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16.03.2006 General News

CHRAJ says it has jurisdiction to investigate allegations against Anane

By GNA

Accra, March 16, GNA - The Commission on Human Rights and Administrative Justice (CHRAJ) on Thursday overruled a preliminary objection that it had no jurisdiction to investigate Dr Richard Anane, Road Transport Minister, because there was no formal complaint in the matter.

Overruling the objection, the Commission said it was vested with jurisdiction to proceed with its investigations into the allegations although no formal complaint had been lodged by a complainant. The Commission pointed out that since CHRAJ was essentially an investigative body and not a court, it may investigate matters on its own volition and did not, therefore, have to wait for a complaint to be brought before it. It said it, therefore, had the responsibility to conduct preliminary investigations which it had done before proceeding to a full-scale investigation.

Dr Anane is being investigated for certain allegations of corruption and conflict of interest against him. The Commission stated that since its inception in 1995, it had instituted corruption probes against public officers on the basis of newspaper allegations, and had since then developed practice and precedent. For this reason, the Commission pointed out, it would defeat the purpose and intent of the Constitution if it sat idly by, waiting for complaints, while allegations had been made in the media and in the public that constituted notice to the entire world. The Commission stated that experience from its inception to date had shown that such allegations merited, at the very least, investigations, even if those allegations were not eventually borne out at the conclusion of investigations.

CHRAJ said the notice of allegations in Dr Anane's case was the result of its preliminary investigations. Therefore, to say that these allegations should not be investigated because they were not brought by any identifiable individual was an exercise in sophistry and denial. In the case under investigations, the Commission noted that it would be absurd to investigate matters relating only to the allegations, and ignore instances of abuse of office which arose from the exact same set of facts on the basis that they were not the subject of a formal complaint formally lodged before the Commission.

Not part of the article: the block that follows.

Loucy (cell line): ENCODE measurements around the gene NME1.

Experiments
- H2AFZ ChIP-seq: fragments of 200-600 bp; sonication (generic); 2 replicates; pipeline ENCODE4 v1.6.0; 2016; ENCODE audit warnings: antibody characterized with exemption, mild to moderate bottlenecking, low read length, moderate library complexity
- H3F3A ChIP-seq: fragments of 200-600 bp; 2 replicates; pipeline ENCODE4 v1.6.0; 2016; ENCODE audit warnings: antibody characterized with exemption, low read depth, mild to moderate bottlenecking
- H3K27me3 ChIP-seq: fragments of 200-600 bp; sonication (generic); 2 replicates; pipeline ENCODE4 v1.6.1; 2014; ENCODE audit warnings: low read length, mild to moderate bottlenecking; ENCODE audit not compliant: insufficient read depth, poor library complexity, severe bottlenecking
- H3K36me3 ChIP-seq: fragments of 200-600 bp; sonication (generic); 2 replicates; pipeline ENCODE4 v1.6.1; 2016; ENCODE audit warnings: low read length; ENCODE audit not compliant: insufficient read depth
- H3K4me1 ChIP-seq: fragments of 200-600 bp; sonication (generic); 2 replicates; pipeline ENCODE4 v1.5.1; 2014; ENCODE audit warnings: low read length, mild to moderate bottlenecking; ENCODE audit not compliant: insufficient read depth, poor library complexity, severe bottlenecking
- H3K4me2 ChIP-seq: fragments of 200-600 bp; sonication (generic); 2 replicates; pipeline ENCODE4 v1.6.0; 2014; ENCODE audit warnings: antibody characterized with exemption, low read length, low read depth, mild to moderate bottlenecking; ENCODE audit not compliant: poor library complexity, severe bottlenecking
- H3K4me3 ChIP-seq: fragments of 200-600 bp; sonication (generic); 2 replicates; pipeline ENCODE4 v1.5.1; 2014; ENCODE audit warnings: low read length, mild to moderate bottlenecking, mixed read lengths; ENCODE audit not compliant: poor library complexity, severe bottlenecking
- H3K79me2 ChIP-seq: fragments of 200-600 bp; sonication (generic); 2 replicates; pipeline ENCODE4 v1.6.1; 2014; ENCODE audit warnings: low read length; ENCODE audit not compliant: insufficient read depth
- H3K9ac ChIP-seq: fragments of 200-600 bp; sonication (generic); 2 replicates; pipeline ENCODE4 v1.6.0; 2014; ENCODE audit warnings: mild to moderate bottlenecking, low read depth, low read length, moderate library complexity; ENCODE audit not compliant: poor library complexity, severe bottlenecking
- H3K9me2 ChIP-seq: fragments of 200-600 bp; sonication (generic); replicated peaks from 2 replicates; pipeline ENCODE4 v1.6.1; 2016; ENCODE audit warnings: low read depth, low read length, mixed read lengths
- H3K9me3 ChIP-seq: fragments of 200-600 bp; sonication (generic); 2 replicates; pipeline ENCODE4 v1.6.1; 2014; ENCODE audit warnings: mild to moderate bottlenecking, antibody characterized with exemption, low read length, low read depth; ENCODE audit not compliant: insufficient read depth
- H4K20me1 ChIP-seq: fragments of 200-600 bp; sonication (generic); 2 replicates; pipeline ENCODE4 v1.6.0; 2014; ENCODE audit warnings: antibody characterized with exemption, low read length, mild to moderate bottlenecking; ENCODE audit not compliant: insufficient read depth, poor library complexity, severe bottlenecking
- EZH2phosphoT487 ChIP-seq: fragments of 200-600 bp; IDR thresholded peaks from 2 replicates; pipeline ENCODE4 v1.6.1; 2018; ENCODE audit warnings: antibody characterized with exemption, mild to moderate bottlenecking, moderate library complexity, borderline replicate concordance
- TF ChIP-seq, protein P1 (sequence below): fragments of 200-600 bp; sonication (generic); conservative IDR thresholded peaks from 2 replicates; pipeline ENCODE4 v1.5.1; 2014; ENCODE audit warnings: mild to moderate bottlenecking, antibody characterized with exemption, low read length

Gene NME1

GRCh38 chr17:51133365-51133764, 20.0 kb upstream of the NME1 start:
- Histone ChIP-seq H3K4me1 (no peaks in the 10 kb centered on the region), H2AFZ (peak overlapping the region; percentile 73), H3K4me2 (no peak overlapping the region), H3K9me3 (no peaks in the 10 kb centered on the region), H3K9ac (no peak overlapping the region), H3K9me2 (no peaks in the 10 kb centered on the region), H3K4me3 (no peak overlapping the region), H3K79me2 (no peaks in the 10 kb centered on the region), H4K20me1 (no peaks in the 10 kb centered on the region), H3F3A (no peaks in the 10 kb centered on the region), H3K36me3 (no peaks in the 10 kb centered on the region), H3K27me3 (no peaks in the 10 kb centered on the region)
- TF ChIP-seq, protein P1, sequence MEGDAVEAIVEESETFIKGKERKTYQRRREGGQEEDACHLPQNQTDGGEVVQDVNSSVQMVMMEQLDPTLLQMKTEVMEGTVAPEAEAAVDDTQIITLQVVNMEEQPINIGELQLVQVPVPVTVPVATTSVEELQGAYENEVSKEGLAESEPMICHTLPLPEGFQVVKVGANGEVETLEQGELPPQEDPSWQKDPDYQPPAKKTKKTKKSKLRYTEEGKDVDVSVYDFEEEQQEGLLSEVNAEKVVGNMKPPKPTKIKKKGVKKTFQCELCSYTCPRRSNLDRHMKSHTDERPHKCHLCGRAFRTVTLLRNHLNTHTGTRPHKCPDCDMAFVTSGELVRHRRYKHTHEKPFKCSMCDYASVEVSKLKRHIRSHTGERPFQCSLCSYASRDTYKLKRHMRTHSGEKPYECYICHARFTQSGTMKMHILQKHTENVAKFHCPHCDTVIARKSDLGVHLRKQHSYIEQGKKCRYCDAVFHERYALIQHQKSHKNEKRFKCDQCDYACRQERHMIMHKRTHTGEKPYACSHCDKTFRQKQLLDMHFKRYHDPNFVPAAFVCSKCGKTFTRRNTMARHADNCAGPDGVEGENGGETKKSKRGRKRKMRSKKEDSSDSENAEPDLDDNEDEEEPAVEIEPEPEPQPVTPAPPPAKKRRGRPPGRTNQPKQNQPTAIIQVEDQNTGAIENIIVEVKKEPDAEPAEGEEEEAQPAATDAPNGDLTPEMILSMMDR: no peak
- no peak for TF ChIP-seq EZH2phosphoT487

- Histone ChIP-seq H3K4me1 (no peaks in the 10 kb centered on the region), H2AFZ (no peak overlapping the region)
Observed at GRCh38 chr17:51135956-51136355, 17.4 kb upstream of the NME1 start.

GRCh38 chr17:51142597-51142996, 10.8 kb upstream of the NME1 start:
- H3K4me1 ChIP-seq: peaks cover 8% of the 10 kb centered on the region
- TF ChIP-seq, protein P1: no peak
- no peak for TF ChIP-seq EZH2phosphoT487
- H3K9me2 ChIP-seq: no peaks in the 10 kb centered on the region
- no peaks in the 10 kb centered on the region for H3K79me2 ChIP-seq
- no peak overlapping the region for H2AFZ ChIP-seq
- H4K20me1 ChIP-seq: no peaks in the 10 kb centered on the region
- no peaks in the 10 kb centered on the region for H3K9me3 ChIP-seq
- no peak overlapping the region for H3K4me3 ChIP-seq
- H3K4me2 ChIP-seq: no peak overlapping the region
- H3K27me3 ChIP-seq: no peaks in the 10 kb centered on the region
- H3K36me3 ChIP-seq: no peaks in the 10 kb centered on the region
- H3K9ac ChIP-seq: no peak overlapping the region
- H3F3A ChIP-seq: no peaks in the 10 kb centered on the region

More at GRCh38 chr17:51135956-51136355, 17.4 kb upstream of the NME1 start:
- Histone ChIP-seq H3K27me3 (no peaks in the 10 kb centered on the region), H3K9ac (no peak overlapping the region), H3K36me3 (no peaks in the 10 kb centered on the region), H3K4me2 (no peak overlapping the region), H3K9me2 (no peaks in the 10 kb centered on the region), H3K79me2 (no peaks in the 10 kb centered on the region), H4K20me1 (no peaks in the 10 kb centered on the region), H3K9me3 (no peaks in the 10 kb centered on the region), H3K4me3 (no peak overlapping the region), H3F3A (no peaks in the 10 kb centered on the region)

The Commission said as an investigative body, therefore, it was duty bound to follow where the evidence led. It added that it would be highly hypocritical, injurious, and indeed defeat the constitutional guarantee of fundamental human rights and administrative justice, if it was dissuaded from or failed to investigate the matter for the simple reason that no formal complaint had been lodged. Concluding, CHRAJ said the Minister was being given the chance to clear himself and establish his good name and reputation through a process which, in the Commission's view, was open, obviously transparent and fair. The Commission felt the preliminary legal objection raised by Counsel for the Minister was unmeritorious and, therefore, dismissed it accordingly.

On February 7 2006, Mr Jacob Acquah-Sampson, lead counsel for Dr Anane, raised a preliminary objection challenging CHRAJ's jurisdiction to proceed with its investigations into allegations of corruption and conflict of interest against the Minister. Counsel questioned the propriety of the procedure adopted by the Commission in carrying out its constitutional mandate. The crux of Counsel's objection was that CHRAJ had no jurisdiction to proceed with this investigation without the lodging of a formal complaint under the provisions of the 1992 Constitution. Counsel argued that the essence of receiving a formal complaint lodged by an identifiable complainant was a precondition without which the Commission could not proceed to cause any investigation to be conducted into any matter under its mandate.

Dr Philip Bondzi-Simpson, Counsel for the Commission had asked the three-member Investigative Panel, to dismiss the preliminary objection on the grounds that the argument that CHRAJ could not proceed in the absence of a specific complainant and a formal complaint, was not supported by the Constitution. Following a petition to the Parliamentary Select Committee on Vetting submitted by Mr Raymond Archer, Editor-in-Chief of "The Enquirer" newspaper asking the Committee to nullify Dr Anane's re-nomination for Ministerial Appointment, CHRAJ conducted its preliminary investigation into the matter.

Thereafter, it instituted a full-scale investigation into the allegations raised by Mr Archer in his petition, including allegations of corruption, conflict of interest and abuse of office, in the form of a public hearing, in order to get to the bottom of the matter. The three-member Panel is chaired by Ms Anna Bossman, Acting Commissioner, of CHRAJ with Mr Richard Quayson, Deputy Commissioner in charge of Public Education and Anti-Corruption and Ms Abena Bonsu, Director Responsible for Legal and Investigations, as members. The Commission has adjourned proceedings to Friday, March 17.

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